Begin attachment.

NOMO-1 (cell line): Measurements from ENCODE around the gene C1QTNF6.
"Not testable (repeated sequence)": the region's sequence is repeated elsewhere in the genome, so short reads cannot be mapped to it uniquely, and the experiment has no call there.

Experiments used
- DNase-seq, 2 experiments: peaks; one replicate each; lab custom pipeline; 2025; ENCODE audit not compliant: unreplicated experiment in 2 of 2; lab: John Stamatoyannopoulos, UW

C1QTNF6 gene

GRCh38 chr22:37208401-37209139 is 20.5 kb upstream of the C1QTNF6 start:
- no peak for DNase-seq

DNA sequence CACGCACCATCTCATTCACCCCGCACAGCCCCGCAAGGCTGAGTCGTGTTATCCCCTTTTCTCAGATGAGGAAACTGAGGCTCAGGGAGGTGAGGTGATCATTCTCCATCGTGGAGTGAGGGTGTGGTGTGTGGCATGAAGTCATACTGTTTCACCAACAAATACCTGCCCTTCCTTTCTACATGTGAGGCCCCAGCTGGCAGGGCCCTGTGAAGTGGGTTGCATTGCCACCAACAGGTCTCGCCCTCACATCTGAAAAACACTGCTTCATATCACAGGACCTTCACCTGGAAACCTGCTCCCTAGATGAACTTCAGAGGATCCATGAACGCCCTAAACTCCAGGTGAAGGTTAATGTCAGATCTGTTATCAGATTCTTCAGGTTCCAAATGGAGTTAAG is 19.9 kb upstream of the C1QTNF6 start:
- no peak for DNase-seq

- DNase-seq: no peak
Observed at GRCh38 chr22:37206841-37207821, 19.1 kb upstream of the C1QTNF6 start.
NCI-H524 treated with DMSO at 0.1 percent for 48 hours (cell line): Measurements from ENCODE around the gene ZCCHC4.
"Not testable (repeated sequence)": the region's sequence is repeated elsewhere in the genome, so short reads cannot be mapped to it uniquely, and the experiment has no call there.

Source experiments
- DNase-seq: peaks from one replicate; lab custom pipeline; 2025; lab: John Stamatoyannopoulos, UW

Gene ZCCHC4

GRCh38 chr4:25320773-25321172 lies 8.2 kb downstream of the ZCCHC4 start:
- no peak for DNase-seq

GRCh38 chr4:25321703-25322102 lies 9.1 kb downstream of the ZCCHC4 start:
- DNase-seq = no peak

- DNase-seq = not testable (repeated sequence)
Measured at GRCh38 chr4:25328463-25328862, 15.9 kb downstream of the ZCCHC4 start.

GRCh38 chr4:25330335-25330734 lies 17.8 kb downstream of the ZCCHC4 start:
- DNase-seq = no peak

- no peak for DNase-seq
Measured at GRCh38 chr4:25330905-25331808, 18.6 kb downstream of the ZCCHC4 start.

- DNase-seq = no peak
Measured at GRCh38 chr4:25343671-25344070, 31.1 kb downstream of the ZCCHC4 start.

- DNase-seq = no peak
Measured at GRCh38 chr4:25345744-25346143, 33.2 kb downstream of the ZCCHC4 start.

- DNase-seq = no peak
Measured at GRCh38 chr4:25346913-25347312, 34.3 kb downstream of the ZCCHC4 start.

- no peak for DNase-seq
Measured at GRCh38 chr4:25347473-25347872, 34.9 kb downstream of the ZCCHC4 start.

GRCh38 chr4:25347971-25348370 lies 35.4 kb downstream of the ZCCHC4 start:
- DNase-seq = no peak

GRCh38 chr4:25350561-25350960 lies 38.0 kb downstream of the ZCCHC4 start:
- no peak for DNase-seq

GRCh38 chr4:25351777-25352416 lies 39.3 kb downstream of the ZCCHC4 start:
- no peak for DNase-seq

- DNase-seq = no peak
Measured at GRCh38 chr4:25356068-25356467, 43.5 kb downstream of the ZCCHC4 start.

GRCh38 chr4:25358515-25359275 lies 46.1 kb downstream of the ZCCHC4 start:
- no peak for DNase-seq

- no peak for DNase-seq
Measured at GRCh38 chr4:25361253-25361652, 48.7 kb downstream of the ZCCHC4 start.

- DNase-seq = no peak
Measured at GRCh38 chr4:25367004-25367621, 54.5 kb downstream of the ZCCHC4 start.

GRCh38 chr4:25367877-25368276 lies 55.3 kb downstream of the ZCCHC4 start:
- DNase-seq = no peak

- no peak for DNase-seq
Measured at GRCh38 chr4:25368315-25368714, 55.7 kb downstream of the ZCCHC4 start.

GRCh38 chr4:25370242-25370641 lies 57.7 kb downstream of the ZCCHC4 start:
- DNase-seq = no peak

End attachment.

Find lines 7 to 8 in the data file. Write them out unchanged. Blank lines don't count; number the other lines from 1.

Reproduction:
- no peak for DNase-seq

DNA sequence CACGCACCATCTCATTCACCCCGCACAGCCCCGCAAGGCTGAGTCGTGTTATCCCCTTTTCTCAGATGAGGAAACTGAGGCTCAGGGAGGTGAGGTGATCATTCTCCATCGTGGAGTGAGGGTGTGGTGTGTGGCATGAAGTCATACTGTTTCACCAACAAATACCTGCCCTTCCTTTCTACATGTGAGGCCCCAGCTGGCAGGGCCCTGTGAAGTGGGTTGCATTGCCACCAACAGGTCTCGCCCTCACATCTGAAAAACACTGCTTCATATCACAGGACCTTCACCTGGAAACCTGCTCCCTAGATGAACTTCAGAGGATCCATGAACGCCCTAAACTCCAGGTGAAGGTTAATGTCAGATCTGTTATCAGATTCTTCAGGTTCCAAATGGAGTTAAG is 19.9 kb upstream of the C1QTNF6 start: